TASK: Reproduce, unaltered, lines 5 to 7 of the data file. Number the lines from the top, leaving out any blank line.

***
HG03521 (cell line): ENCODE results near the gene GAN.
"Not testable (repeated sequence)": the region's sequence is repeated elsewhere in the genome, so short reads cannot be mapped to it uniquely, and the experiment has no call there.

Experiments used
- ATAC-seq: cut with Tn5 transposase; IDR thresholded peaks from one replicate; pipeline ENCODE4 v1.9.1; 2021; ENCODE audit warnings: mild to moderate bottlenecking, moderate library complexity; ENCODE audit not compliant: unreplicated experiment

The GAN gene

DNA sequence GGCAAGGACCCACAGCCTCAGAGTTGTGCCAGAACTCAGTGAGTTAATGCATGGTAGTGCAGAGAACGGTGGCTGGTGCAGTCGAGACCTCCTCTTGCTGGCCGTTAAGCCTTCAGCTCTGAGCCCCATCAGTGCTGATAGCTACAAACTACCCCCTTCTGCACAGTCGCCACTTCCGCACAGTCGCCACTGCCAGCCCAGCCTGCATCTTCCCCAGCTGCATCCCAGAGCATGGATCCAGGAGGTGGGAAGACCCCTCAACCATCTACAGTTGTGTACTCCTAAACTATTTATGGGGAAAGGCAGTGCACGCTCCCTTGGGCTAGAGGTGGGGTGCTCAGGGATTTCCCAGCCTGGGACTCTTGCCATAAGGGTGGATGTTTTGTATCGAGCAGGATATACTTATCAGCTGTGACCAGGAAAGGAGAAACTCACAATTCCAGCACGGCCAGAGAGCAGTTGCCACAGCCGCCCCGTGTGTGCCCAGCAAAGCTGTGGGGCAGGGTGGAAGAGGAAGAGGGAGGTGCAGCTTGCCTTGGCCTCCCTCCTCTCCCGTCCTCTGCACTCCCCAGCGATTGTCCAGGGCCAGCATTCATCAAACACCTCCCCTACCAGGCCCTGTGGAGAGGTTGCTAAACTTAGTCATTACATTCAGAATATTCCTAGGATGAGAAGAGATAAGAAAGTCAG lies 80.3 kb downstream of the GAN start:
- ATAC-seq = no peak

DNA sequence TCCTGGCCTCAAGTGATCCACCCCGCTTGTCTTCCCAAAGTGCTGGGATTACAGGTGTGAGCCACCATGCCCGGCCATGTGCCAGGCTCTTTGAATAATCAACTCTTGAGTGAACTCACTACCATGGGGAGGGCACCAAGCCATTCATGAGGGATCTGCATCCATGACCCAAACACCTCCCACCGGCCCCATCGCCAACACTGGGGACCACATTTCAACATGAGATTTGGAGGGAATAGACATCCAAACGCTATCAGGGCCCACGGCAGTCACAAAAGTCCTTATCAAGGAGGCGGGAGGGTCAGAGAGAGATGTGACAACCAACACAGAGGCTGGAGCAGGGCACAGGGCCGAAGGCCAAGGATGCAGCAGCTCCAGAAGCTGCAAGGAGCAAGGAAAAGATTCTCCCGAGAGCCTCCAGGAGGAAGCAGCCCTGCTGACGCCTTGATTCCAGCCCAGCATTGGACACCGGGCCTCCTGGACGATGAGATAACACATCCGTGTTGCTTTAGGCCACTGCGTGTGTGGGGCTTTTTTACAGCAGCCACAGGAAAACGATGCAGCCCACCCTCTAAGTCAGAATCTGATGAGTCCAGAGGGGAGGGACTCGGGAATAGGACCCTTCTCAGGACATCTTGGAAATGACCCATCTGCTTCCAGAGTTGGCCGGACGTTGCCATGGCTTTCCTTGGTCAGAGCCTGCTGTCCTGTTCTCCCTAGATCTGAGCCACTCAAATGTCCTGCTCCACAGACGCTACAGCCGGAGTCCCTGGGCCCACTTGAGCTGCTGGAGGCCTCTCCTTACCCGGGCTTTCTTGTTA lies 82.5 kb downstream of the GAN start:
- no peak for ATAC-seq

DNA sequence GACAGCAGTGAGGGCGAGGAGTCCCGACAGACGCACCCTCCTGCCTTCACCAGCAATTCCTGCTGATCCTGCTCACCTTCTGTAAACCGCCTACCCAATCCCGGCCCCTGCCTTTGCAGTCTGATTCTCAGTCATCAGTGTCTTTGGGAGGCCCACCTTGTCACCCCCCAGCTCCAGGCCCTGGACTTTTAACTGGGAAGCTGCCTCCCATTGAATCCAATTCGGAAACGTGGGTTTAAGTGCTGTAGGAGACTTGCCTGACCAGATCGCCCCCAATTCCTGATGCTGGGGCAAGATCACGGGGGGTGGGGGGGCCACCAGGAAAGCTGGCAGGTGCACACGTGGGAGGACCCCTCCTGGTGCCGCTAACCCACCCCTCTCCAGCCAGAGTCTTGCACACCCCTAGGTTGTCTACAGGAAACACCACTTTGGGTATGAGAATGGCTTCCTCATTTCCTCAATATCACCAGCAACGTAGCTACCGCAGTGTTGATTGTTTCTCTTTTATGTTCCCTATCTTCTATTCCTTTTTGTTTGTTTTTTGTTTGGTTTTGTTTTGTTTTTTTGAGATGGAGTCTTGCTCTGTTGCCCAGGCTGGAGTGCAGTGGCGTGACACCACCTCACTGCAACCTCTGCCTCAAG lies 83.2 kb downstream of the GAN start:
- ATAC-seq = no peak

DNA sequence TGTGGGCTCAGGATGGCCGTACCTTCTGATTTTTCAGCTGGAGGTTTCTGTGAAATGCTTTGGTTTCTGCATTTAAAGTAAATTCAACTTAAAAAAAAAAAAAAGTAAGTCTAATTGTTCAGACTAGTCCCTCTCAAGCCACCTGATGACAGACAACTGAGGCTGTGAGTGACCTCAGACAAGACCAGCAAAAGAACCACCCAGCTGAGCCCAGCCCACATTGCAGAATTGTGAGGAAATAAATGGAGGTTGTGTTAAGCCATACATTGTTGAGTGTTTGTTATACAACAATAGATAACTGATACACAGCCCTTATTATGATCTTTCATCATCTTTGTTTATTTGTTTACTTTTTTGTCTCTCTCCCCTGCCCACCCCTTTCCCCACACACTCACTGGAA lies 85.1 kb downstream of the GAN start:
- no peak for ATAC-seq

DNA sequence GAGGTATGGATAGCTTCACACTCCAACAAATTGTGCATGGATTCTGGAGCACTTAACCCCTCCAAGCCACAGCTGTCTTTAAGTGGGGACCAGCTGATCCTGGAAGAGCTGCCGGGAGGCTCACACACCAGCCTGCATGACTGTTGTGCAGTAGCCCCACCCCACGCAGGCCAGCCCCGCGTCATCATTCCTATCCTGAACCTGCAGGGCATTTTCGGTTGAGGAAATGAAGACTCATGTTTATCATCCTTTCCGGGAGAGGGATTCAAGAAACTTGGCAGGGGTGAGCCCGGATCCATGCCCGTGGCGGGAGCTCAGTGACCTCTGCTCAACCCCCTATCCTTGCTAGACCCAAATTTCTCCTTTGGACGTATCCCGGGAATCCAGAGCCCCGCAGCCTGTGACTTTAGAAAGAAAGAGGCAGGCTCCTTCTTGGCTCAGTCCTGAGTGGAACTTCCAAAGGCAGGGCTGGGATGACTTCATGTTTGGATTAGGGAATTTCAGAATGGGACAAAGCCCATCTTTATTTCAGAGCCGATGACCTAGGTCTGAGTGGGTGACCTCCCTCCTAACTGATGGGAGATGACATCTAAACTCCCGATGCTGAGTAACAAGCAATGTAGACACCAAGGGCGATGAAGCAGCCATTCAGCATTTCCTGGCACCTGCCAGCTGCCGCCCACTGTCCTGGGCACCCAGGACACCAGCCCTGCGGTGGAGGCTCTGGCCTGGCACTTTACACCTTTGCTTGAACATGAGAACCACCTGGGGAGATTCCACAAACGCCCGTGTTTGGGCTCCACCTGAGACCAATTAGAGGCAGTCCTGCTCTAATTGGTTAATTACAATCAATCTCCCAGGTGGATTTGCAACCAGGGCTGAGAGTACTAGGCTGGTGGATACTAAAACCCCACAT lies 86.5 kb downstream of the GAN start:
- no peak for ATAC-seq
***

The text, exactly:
The GAN gene

DNA sequence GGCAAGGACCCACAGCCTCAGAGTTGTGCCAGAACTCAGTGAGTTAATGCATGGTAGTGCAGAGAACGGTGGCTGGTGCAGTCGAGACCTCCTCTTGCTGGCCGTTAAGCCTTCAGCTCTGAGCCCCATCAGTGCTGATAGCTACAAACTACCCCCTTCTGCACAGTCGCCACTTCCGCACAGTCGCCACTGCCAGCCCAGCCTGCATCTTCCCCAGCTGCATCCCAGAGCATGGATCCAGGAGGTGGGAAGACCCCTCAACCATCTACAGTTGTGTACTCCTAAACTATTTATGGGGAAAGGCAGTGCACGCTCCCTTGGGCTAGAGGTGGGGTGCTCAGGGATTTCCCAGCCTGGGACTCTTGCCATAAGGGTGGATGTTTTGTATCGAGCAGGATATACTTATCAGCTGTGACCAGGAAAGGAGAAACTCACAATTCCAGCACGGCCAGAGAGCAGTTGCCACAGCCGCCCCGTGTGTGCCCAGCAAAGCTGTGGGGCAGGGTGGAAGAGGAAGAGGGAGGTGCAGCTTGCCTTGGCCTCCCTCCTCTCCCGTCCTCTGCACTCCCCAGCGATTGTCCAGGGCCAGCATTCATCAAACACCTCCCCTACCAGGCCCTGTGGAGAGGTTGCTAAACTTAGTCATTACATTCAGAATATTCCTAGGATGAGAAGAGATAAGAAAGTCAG lies 80.3 kb downstream of the GAN start:
- ATAC-seq = no peak